The Quebec Nordiques almost didn’t exist. And depending on who you ask, maybe they shouldn’t have existed at all.
In fact, their story begins on the other side of the continent, under the considerably warmer skies of San Francisco, California.
The Nordiques (roughly translated as the “Northerners” or “Northmen”) were originally called the San Francisco Sea Hawks, under the ownership of Gary Davidson, the lawyer and businessman who co-founded and served as president of the World Hockey Association. However, in February of 1972, even the NHL was having issues winning over fans in the Bay Area with the Golden State Seals. At the last minute, Davidson’s team was purchased by a Quebec-based group of businessmen – Paul Racine, Jean Dacres, and Jean Lesage – who moved the franchise to the city of Quebec; a city that had been clamoring for a professional hockey team since the old Bulldogs of the NHL in 1920.
If it wasn’t for these investors and the fortuitous lack of funding for the San Francisco team, there’s a good chance Quebec wouldn’t have sniffed a professional hockey team for a long time. Funding, or lack thereof, was a stigma that followed the Quebec Nordiques long after they were gone.
The Quebec Nordiques Early Days
Aside from their blue and white sweaters with the iconic red igloo logo in the middle, nobody knew what the Nordiques would actually look like in their first season in the WHA in 1972-73. While they literally weren’t in the same league as the Montreal Canadiens, Quebec City’s provincial big brother in the NHL, the goal initially was to model themselves after the Habs.
The Nordiques signed mostly French-Canadian players from the juniors, in order to fit in better with the French culture of the city. They managed to sign Montreal Canadiens superstar J.C. Tremblay for a little bit of on-ice credibility and hired NHL legend Maurice “The Rocket” Richard (a man who knew a thing or two about playing professional hockey) as the first head coach in franchise history.
Richard, for all his experience in the NHL, had never coached a team before, but the name alone was bound to invite intrigue. “I’ve never done this thing before,” he told the Montreal Gazette before the season began. (from ‘Rocket Returns—as Quebec WHA Pilot,’ Montreal Gazette, 07/28/1972) “I don’t know how long I’ll last.” As it turned out, not very long. “The Rocket” coached only two games before realizing that the gig wasn’t for him, mostly due to the severe nervous strain it put upon him. Head scout Maurice Filion replaced him, and he coached the team to a dismal 30-40-5 record in their inaugural season.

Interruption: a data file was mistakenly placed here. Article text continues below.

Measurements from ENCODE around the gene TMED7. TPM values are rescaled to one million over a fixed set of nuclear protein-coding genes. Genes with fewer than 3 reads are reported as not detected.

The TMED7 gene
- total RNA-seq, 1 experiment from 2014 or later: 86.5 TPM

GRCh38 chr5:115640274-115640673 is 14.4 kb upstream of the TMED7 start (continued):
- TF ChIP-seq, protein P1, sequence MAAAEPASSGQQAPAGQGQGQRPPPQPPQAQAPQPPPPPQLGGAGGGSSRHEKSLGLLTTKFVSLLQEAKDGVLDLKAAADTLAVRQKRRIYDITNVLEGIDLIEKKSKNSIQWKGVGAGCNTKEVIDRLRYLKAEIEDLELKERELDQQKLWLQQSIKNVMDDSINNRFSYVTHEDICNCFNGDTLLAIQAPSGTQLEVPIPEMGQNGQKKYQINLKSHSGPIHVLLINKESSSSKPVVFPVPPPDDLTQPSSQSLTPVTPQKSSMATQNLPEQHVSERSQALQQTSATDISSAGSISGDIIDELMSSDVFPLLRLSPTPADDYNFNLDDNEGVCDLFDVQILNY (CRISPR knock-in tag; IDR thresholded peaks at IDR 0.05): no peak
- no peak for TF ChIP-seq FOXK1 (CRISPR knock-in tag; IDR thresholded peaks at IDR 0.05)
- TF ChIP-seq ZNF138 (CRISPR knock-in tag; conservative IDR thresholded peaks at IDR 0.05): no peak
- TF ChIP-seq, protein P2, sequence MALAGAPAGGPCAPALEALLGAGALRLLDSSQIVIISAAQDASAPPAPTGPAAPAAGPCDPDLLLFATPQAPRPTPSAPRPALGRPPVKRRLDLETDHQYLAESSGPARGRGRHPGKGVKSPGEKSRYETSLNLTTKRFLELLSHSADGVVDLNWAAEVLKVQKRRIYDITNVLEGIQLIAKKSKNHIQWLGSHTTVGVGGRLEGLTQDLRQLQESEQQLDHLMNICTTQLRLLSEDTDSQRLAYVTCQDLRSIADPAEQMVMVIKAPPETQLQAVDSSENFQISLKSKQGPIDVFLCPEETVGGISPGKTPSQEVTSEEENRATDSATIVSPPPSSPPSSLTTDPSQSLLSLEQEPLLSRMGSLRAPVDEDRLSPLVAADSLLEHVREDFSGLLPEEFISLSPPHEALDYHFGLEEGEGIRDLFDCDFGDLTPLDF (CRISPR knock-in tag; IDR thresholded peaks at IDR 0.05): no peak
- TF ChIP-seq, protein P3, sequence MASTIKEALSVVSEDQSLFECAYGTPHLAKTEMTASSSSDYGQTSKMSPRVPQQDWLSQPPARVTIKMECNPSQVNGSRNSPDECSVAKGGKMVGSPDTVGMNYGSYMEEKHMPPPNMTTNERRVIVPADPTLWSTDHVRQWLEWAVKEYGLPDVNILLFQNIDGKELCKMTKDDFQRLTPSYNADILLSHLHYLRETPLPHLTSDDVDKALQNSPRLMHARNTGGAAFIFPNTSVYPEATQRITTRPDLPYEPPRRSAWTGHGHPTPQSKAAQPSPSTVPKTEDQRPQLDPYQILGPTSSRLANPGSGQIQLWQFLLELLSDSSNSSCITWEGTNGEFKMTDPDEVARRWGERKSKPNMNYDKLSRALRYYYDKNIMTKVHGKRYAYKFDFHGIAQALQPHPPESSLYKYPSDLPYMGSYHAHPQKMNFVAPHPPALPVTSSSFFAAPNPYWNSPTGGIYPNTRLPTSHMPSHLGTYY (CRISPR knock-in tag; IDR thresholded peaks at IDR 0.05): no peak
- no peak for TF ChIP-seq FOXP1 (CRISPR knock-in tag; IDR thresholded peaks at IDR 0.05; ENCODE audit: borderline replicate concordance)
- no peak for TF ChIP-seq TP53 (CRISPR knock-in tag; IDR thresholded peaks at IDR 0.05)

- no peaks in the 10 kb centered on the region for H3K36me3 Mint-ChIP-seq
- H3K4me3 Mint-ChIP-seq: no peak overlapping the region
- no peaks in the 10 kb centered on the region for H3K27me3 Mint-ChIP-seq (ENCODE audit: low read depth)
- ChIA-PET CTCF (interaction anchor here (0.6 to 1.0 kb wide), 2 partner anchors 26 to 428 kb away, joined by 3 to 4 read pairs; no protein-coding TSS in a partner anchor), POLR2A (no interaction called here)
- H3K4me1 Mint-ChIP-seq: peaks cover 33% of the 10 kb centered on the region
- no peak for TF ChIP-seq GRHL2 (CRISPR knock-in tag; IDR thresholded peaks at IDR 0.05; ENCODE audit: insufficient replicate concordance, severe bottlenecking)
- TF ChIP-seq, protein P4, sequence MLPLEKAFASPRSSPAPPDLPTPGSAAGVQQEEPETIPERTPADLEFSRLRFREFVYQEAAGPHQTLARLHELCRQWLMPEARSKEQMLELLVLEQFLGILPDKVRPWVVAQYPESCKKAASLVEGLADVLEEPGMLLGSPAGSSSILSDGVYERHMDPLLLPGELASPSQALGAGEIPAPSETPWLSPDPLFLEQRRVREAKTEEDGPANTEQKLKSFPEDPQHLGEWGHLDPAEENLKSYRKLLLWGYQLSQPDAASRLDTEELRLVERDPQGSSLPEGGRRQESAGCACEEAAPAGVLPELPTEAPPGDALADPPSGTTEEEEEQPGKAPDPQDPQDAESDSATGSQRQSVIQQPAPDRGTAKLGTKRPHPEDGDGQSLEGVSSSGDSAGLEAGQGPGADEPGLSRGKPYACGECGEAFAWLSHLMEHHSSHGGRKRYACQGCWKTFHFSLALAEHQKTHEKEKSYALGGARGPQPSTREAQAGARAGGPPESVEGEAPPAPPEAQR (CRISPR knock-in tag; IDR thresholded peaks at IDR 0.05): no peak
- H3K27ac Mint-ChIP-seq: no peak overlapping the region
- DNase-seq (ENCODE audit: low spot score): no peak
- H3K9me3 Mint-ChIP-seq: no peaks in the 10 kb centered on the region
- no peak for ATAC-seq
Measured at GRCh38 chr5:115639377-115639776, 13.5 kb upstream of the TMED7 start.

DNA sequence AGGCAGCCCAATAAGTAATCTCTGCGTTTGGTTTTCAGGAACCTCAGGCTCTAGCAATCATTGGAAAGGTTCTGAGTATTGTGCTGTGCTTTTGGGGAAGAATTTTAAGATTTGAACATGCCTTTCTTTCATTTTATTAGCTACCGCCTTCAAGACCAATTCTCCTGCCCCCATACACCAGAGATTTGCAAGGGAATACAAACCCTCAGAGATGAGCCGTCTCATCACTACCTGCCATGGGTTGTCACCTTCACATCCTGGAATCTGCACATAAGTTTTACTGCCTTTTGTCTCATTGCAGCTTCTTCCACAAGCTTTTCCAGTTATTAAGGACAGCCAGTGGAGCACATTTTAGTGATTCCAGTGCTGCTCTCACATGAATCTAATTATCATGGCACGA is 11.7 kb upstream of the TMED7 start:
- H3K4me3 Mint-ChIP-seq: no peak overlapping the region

As the years went on, the club improved. By the 1974-75 season, under the head coaching of Jean-Guy Gendron, the Nordiques captured first place in the Canadian Division, thanks in part to a stellar offense led by former Los Angeles King Serge Bernier (54 goals, 122 points). Although that season ended with a loss in the AVCO Cup Finals to the Houston Aeros, the Nordiques continued to become an offensive powerhouse.
Under yet another new head coach, Marc Boileau, the team returned to the Final two seasons later in 1976-77. This particular squad included outstanding performances from players like Real Cloutier (66 goals, 141 points), Marc Tardif (49 goals), Chris Bordeleau (107 pts), Paulin Bordeleau (42 goals), and Bernier (43 goals), all of whom played key roles in defeating the Winnipeg Jets in seven games to win the club’s first and only professional championship.
A Rivalry Born From Beer
Between 1977-79, discussions began in earnest to merge the NHL and WHA, and the Nordiques were one of the main teams involved. Based on their success, they were obviously one of the strongest and most supported teams in the league, so it would make sense for NHL expansion to include the Nordiques.
However, Sam Pollock, the highly successful general manager of the Montreal Canadiens at the time, wasn’t too keen on the idea of the bringing the Nordiques into the NHL. As Jean Beliveau explained in his book My Life in Hockey, the province of Quebec was “exclusive Montreal Canadiens territory.” Up to that point, the Canadiens were the cream of the crop in Quebec (and the rest of the NHL for that matter), and the last thing Pollock wanted was to share the revenue. A little competition was not what he had in mind.
But that wasn’t the only issue. In 1976, the O’Keefe Brewing Company became the majority shareholders of the Quebec Nordiques, ensuring the team a strong financial backing, especially for improvements that would have to be made to the low capacity Le Colisée, the Nordiques’ home arena.
While this was good for Quebec City’s NHL bid, the Canadiens were not happy, because they happened to be owned by the O’Keefe’s rival, Molson Breweries. The last thing they wanted was another beer stomping on their turf. So, the Canadiens opposed the Nordiques’ entrance into the NHL, denying them the bid.
The Nordiques considered the Canadiens’ petty veto as a direct insult, and in turn, an anti-Canadiens sentiment spread from the province to the rest of Canada. Molson products were threatened to be boycotted by fans all across Canada in solidarity with the Nordiques. Fans in Edmonton and Winnipeg, whose teams were also entering the NHL from the WHA, planned a beer strike against Molson Breweries because of the veto.
For Molson, it was a public relations nightmare, and it didn’t take long before the Canadiens were forced to change their vote to “yes.” Thus, for the 1979-80 season, a new NHL franchise and rivalry was born. After the ordeal, beer wasn’t the only thing leaving a bad taste in the mouths of the two clubs. It was only a matter of time before things became really ugly between these provincial neighbours.
The Good Friday Massacre